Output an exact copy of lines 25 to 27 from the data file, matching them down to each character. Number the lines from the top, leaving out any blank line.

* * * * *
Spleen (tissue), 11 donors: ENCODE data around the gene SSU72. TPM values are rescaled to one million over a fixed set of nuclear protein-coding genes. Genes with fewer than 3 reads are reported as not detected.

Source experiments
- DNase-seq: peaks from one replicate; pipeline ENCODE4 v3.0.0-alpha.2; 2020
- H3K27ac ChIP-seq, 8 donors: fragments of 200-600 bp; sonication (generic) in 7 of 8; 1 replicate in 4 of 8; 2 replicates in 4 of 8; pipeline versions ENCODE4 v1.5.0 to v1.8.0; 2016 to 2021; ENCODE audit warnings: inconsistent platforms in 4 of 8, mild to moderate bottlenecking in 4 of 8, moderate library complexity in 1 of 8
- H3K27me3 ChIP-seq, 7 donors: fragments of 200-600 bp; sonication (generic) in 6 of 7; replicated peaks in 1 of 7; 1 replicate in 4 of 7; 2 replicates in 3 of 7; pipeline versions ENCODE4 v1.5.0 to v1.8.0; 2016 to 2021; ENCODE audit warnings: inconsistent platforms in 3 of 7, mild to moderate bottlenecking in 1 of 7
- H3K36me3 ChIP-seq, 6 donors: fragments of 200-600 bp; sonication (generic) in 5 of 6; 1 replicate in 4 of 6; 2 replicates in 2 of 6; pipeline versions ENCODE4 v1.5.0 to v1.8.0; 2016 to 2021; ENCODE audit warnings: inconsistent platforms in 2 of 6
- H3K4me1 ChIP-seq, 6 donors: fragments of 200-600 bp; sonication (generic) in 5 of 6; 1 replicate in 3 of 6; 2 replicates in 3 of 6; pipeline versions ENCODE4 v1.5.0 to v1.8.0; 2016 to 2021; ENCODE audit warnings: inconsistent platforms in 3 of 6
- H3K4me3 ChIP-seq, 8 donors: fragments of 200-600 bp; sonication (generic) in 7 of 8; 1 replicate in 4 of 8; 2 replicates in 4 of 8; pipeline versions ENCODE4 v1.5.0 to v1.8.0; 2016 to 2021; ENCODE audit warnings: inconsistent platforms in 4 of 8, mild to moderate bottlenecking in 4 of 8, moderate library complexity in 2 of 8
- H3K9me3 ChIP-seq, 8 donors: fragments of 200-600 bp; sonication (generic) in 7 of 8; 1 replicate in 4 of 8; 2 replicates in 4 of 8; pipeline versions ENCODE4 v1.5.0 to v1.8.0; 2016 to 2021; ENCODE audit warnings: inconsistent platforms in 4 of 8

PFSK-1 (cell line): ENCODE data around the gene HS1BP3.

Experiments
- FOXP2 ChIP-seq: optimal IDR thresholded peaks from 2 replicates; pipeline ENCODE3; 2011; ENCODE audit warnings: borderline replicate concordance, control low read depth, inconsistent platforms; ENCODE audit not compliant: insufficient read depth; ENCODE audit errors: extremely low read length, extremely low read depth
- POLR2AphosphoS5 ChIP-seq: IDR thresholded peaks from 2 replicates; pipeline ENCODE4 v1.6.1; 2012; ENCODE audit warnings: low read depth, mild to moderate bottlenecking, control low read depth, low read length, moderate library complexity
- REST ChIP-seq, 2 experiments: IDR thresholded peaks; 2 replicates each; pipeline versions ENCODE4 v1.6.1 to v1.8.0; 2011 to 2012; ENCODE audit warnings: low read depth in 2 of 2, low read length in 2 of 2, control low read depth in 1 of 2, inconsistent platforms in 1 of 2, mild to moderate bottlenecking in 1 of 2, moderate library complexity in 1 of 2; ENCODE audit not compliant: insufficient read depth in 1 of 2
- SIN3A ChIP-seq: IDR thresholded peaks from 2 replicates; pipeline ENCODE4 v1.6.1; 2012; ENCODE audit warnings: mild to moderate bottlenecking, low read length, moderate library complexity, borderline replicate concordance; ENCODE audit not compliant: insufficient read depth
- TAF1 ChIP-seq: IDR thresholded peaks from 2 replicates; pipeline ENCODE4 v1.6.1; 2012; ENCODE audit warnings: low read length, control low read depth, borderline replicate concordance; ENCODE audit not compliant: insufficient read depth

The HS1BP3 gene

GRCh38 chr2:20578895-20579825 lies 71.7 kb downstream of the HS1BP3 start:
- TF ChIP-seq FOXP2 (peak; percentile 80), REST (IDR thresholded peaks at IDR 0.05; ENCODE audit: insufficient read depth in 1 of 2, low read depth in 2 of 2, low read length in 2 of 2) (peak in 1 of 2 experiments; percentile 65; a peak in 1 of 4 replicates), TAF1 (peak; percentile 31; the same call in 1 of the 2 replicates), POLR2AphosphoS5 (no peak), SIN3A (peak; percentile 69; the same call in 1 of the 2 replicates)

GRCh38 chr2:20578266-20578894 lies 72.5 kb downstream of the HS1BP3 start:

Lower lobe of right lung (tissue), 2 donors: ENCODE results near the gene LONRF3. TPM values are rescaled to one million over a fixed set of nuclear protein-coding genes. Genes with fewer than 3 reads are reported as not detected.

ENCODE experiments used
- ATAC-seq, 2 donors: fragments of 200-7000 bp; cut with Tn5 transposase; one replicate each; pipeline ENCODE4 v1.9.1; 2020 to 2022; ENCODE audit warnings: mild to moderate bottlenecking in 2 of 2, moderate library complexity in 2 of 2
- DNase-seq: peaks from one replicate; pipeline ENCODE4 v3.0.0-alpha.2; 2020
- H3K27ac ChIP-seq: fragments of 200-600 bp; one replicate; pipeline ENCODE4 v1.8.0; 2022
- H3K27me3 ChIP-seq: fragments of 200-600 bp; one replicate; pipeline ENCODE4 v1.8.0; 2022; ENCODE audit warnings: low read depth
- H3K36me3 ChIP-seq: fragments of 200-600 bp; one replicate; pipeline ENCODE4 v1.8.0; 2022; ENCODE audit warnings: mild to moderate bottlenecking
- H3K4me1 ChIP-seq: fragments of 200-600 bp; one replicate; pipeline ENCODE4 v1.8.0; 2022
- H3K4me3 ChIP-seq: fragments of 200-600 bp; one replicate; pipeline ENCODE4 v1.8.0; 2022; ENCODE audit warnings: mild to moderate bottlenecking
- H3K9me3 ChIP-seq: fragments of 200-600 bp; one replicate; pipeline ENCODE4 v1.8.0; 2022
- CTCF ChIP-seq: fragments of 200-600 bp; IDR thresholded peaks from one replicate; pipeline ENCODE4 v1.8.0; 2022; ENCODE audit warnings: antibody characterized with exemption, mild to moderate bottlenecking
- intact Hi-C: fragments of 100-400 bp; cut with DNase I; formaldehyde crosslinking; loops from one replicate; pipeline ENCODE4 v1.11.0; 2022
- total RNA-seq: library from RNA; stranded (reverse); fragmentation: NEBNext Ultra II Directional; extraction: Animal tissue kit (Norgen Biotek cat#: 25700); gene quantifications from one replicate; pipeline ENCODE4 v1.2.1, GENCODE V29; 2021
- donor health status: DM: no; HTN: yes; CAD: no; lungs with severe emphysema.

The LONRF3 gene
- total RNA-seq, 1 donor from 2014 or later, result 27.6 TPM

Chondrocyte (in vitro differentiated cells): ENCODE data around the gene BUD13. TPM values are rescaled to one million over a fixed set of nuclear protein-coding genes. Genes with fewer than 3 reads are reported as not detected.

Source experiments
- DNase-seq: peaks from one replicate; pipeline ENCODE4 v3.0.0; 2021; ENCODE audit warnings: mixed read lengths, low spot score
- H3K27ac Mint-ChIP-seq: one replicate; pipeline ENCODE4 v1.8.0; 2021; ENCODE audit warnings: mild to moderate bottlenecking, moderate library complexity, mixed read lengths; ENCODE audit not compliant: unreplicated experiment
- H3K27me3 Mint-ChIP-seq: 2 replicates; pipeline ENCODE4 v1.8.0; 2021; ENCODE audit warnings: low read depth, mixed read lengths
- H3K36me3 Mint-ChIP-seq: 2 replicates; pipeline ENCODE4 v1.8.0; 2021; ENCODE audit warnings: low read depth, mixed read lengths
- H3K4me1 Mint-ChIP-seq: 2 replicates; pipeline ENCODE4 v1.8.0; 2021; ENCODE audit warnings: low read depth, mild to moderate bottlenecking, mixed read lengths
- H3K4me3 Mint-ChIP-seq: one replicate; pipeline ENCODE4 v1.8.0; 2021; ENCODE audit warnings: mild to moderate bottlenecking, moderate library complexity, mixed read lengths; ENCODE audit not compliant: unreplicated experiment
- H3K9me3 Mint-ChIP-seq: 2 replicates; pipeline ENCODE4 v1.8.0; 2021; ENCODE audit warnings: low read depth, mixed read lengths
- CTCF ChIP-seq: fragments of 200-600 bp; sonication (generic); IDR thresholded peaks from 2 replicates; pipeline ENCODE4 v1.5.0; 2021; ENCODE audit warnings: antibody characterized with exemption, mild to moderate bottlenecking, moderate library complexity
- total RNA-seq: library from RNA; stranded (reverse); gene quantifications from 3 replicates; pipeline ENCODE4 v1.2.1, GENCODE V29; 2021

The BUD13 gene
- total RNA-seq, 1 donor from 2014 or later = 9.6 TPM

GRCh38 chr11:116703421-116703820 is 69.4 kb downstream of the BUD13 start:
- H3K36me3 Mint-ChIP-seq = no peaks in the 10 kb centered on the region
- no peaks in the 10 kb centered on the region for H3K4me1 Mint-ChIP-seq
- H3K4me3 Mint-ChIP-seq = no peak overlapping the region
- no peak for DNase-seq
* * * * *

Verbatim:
- H3K27ac ChIP-seq: fragments of 200-600 bp; one replicate; pipeline ENCODE4 v1.8.0; 2022
- H3K27me3 ChIP-seq: fragments of 200-600 bp; one replicate; pipeline ENCODE4 v1.8.0; 2022; ENCODE audit warnings: low read depth
- H3K36me3 ChIP-seq: fragments of 200-600 bp; one replicate; pipeline ENCODE4 v1.8.0; 2022; ENCODE audit warnings: mild to moderate bottlenecking